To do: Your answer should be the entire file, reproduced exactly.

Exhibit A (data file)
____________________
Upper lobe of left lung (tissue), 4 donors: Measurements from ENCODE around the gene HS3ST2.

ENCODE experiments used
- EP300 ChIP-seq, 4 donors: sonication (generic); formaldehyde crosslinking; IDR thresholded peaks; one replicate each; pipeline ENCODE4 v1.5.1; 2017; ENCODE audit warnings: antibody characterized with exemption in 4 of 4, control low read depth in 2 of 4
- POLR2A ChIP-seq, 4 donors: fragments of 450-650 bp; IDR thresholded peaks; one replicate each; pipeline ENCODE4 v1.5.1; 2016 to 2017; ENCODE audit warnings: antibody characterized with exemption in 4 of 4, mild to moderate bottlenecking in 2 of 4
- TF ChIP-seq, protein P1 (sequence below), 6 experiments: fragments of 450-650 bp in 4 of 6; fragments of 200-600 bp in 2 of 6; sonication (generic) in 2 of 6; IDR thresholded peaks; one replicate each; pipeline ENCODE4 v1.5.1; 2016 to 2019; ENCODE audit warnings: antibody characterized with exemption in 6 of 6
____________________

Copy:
Upper lobe of left lung (tissue), 4 donors: Measurements from ENCODE around the gene HS3ST2.

ENCODE experiments used
- EP300 ChIP-seq, 4 donors: sonication (generic); formaldehyde crosslinking; IDR thresholded peaks; one replicate each; pipeline ENCODE4 v1.5.1; 2017; ENCODE audit warnings: antibody characterized with exemption in 4 of 4, control low read depth in 2 of 4
- POLR2A ChIP-seq, 4 donors: fragments of 450-650 bp; IDR thresholded peaks; one replicate each; pipeline ENCODE4 v1.5.1; 2016 to 2017; ENCODE audit warnings: antibody characterized with exemption in 4 of 4, mild to moderate bottlenecking in 2 of 4
- TF ChIP-seq, protein P1 (sequence below), 6 experiments: fragments of 450-650 bp in 4 of 6; fragments of 200-600 bp in 2 of 6; sonication (generic) in 2 of 6; IDR thresholded peaks; one replicate each; pipeline ENCODE4 v1.5.1; 2016 to 2019; ENCODE audit warnings: antibody characterized with exemption in 6 of 6